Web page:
Facebook Unveils New User Experience

The Menlo Park-based social media company embraced design principles for mobile technologies to evolve its news feed.

Facebook unveiled a redesigned news feed Thursday at its global headquarters in Menlo Park, California that will feature visual content more prominently, and streamline the user experience across all devices.

The latest iteration of the news feed will change in three main ways, according to Mark Zuckerberg, Facebook CEO.  The stories displayed in the news feed will be more visually engaging, customizable, and appear in the same way across all platforms.  

“What we’re trying to do is give everyone in the world the best personalized newspaper that we can,” Zuckerberg told reporters at Facebook HQ.

“We believe that the best personalized newspaper should have a broad diversity of content … world renowned sources … and locally relevant updates from family and friends around you,” Zuckerberg said, describing the mission behind the product redesign.

With about a billion users at last count, the company is able to understand how people are sharing information and use that to drive innovation.  The difference in the user experience is markedly different today than it was in 2007, when news feeds were a text-rich arena.  Today about 50% of the things shared on Facebook are photos and videos, according to Zuckerberg. 

The company kept this in mind while it modernized Facebook’s user experience, according to Julie Zhuo, director of design at Facebook.

The key was “understanding what people want to share based on what people were posting, and then designing the best container to make those stories shine,” Zhuo said before revealing screenshots of the new look, which you will find attached to this article.

When the new look is unfurled to the public, photo albums and shared items will be more prominently featured with bigger thumbnails in your newsfeed. When a friend is being added by a lot of your friends, that story will contain visual elements that enable you to understand who they are in a glance and decide whether or not you want to add them too. Shared content from businesses will feature the publisher’s logo in the corner, enabling instant visual assessment of the item being shard.

The types of items that appear in the news feed will also be customizable.  Users can choose to to see only stories about events, music, or new photos in the new feed, according to Chris Struhar, tech lead at Facebook.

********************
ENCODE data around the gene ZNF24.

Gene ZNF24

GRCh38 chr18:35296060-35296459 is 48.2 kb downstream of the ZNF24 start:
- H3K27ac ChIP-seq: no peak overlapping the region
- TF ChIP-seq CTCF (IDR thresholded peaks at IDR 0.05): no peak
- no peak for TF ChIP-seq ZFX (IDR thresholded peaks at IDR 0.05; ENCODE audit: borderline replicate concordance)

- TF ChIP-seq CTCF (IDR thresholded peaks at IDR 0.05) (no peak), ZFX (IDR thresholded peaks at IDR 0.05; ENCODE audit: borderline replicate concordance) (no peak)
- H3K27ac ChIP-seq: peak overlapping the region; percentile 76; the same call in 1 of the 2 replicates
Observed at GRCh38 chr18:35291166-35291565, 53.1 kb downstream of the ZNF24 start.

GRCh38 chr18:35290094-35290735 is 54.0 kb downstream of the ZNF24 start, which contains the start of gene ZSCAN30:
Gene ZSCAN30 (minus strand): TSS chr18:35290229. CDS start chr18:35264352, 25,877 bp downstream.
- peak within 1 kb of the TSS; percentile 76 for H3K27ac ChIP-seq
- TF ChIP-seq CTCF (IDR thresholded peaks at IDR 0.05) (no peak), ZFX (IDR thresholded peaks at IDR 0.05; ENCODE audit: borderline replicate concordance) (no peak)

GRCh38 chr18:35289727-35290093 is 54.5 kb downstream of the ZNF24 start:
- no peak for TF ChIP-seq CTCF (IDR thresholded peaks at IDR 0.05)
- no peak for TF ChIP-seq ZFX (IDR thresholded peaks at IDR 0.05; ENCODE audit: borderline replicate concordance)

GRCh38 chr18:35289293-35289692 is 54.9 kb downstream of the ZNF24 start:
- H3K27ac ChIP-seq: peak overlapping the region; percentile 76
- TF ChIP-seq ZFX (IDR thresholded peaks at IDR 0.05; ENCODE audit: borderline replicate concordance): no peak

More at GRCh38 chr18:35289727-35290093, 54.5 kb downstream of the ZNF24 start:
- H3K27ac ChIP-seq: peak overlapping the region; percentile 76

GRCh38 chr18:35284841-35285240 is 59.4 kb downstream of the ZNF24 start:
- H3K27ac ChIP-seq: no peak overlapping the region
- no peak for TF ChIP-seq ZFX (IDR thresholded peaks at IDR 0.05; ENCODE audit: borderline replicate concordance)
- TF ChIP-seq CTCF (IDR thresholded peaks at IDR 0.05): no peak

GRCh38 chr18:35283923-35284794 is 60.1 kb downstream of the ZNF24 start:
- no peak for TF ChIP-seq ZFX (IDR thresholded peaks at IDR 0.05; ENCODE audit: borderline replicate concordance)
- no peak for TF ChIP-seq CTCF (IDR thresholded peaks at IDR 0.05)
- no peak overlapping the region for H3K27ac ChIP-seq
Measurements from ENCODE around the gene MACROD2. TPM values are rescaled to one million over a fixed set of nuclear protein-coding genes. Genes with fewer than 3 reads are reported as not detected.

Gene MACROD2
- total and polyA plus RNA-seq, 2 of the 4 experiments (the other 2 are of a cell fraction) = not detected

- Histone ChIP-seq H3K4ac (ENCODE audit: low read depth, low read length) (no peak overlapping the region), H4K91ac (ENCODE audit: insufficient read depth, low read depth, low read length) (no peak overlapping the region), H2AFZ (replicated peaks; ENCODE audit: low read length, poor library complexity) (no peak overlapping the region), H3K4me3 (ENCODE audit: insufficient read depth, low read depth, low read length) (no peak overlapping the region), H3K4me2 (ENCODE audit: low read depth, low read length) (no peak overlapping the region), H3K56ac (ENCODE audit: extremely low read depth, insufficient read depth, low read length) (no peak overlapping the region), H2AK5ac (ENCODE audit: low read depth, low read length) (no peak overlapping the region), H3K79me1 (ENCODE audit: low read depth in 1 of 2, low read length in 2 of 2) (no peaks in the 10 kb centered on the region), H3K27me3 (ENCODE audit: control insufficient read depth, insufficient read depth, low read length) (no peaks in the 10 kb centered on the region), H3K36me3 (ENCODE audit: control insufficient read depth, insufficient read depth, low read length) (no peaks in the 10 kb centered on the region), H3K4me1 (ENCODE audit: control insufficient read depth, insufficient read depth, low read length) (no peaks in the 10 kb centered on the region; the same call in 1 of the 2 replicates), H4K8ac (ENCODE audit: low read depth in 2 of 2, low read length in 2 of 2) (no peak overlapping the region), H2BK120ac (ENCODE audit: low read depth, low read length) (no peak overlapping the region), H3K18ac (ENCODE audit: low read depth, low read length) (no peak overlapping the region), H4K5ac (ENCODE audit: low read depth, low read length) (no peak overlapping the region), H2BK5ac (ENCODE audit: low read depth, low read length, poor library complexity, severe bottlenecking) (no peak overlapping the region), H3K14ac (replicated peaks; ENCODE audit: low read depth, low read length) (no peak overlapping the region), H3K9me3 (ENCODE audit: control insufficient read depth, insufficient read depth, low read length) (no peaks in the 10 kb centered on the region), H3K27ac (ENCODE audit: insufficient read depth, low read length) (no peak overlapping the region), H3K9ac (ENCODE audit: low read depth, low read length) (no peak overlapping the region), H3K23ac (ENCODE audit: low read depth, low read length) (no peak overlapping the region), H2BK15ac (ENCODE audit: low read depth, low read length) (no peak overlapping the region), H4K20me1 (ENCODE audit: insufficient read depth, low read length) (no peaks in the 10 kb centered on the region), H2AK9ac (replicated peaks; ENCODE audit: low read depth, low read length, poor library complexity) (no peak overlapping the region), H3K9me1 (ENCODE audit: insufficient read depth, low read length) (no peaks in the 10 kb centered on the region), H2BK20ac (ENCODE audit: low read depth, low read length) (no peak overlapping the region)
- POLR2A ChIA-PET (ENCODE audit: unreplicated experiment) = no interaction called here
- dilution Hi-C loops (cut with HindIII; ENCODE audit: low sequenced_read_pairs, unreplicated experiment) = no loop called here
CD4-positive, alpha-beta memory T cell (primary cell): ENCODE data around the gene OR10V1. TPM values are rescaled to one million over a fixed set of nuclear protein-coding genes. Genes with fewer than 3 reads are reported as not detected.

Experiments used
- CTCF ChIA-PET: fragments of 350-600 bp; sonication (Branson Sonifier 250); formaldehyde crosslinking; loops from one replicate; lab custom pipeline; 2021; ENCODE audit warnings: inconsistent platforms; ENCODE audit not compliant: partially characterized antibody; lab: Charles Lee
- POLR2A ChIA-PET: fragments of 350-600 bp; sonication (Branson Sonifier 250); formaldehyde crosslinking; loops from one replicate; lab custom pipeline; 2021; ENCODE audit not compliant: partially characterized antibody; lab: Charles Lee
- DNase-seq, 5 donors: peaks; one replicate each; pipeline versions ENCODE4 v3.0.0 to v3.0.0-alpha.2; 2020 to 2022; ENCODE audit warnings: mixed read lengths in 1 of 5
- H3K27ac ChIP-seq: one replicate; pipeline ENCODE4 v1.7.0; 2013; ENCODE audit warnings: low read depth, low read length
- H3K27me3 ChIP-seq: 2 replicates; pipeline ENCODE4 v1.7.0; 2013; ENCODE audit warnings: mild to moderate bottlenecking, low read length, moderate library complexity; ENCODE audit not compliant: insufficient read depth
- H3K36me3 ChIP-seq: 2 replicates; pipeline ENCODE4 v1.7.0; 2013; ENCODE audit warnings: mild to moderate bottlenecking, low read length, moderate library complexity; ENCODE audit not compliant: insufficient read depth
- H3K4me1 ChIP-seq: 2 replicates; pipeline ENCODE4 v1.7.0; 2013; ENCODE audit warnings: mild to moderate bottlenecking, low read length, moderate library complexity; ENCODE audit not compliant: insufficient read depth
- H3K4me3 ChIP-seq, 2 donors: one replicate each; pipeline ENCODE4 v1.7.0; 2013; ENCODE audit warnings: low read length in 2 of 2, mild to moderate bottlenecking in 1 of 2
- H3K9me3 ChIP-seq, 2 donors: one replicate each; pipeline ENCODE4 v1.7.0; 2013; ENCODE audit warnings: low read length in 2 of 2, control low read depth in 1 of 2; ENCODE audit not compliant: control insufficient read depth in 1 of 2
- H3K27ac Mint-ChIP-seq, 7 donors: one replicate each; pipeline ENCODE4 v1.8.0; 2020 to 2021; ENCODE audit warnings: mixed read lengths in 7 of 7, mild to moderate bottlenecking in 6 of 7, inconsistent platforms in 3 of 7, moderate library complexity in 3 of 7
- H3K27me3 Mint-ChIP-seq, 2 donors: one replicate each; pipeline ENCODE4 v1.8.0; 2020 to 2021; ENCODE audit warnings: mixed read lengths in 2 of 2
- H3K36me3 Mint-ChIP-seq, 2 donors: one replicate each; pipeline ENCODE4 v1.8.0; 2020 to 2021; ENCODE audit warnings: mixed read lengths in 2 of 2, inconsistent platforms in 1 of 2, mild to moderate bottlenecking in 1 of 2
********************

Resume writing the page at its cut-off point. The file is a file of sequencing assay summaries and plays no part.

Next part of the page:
“We’ve never had a feed that’s as vibrant and immersive as what you’re seeing today,” Struhar said as he described the new feed filters. “Now you have a space where you can come and see the world around you as your friends are seeing it right now,” he said.  If you want to see only stories about businesses or musicians you’ve liked, you can filter those down too.

No matter what you’ve liked, the feeds will look and feel the same on all devices, said Chris Cox, vice president of product at Facebook.

“It’s amazing how much more modern and clean this feels, because we’ve adopted design principles for mobile and adopted them for the tablet and web,” Cox said. 

The date for the new look has not yet been released.

In the meantime, look at the photos attached to this article.  Then tell us whether you like Facebook's new look in the coments. 


Bob Winters March 07, 2013 at 09:40 PM
Perhaps you should switch to, "Hear ye, hear ye, read all about it!" ;-)
Vanessa Castañeda March 07, 2013 at 09:49 PM
Bob, that conjures an image of a vest-clad youth on the side of the road waving a newspaper. ( :
Bob Winters March 07, 2013 at 11:00 PM
fester chester March 08, 2013 at 12:01 AM
Steve, it isn't interesting to me, it's an irresponsible use of what could be a useful alert system. Vanessa - don't write off your lack of journalistic integrity or disregard for your readers to the particular decade you were probably born. "Patch readers have asked for more stories" whoa, lame excuses are lame excuses and this is certainly one of them. This just dilutes any shred of credibility the patch had to be a source of important community specific information. Breaking news alerts should be information of immediate importance to members of the community. Not that your readers should have to educate you, but anyone with an ounce of brains would know sales pitches or product introductions or modifications do not qualify as breaking alerts!. If you want to report on a company or it's products, please do it in an article! In the meantime, say hello to my spam folder patch.
Vanessa Castañeda March 08, 2013 at 12:15 AM
fester chester, thanks for your feedback. I agree with you that "breaking news" emails should only contain information about emergency situations. Clearly this situation contains an opportunity for growth. If you ever want to drop the monicker and have a face-to-face conversation about the kind of community information that's important to you, please email me. I'm always open to chatting about ways to improve our coverage of the Menlo Park-Atherton community.


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